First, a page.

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Old 12-31-2008, 03:27 PM   #1
Jennifer Bogartz Jennifer Bogartz is offline
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Making up your light source from imagination




I'm interested in trying this out on a still life. I've been studying chiaroscuro a little bit, and think that the masters (Caravaggio in particular) made some of this up, designing the light to create drama. I've set up a still life and turned off the lights, using a small flashlight as my light source. I've done this with a candle as well. I'm finding that the light is difficult to control. I don't want the background illuminated, and yet the flashlight reveals too much. The candle is nice and warm but kind of dangerous, I don't want to keep it burning for hours and dripping wax everywhere. I don't want to work in the dark, I've done that before and it's difficult to have any control over color. Do you think that it's possible to light a still life with a general light source in mind while ignoring it if it doesn't give me the effect I want? I'm worried I'm going to start copying what I see instead of conceptualizing it. How would you go about lighting a still life if you were trying to paint it with chiaroscuro? Has anybody done this?
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Old 12-31-2008, 04:25 PM   #2
Richard Bingham Richard Bingham is offline
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According to what is known of Caravaggio, he did, indeed, paint from the life, arranging his subject matter and lighting for the effects he desired.

Like learning to paint using the value range that's circumscribed by our materials, learning to "see" directional light and to adjust still-lifes and other setups for effect is something that requires study, observation, thinking-through and considerable experience.

Painters would do well to learn how to manipulate light sources rather the way professional photographers are instructed. For example, in a still-life situation with a single light source, the environment can be manipulated to control the effect of light on the setup. A white card set opposite the light source will "bounce" light, filling shadows and flattening lighting and reducing contrasts. Replace it with a black card, and the effect will be to "suck" light from the shadow side, heightening contrast and deepening shadows.

Directional light may best be studied by painting in the lightest registers. This was the object of instruction in the 19th century academies in drawing from plaster casts. Many instructors today teach from "all white" still life setups placed in shadow boxes, where the color temperature and direction of the light source can be strictly controlled. Painting from them develops understanding of value, contrast, and the way warm/cool shifts turn form.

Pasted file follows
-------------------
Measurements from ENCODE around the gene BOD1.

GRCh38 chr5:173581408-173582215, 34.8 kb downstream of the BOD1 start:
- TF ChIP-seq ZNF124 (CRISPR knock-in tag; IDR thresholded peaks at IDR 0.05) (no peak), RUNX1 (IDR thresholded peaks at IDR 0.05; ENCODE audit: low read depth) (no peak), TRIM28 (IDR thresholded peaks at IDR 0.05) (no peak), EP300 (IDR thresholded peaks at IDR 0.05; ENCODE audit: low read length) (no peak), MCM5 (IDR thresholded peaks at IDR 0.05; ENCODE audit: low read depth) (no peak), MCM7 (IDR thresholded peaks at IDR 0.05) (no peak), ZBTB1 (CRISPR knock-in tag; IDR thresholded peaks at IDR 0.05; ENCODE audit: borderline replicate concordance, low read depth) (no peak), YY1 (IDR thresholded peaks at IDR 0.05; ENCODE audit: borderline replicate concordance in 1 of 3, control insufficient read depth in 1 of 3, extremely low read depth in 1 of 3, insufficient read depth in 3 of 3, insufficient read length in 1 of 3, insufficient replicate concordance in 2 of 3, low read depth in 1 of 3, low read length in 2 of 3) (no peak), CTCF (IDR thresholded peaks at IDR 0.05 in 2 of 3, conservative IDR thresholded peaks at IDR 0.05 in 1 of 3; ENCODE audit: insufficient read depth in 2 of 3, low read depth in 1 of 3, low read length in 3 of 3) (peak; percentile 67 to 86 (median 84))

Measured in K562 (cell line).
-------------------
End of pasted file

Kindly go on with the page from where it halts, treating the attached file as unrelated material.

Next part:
As with every aspect of representational painting, "making things up" usually yields poor to indifferent results. Until the artist has sufficient experience and knowledge working from the life to have a solid visual memory, it's best to begin with adequate, solid information from life.
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Old 12-31-2008, 05:09 PM   #3
Jennifer Bogartz Jennifer Bogartz is offline
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Thank you , Richard! Should I put the still life in a shadow box? How do I keep the light illuminating my easel from glaring all over my still life? Thank you for your honest feedback.
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Old 12-31-2008, 05:52 PM   #4
Richard Bingham Richard Bingham is offline
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Jennifer, as you're interested in candlelight effects and "chiaroscuro", a shadow-box would probably be a very good way to control lighting your setup. As noted, if you're looking to a "nighttime" ambience, if the box interior has a black or a very dark, non-reflective surface, (black velvet just about totally eliminates all reflected light) then shadows will be more intense. (If you drink a fifth of Black Velvet, it will definitely be lights out, but you probably won't get much painting done . . . )

Candles certainly are a troublesome light source for a number of reasons, but you can probably find a small electric light that can be controlled by a "dimmer" (rheostat). From the 17th century, many painters did "candlelight" scenes, and the genre continued to be popular well into the 1800s. The technique was most likely to work in grisaille, where color statements would be unimportant in bad light, and finish in good daylight.

It will take some fiddling to make a workable arrangement, but it's certainly not impossible to arrange your studio lighting so that the subject matter is "in the dark" and contrasty, while "spotlighting" your canvas and palette so that you can see well enough to paint comfortably without affecting the subject lighting.
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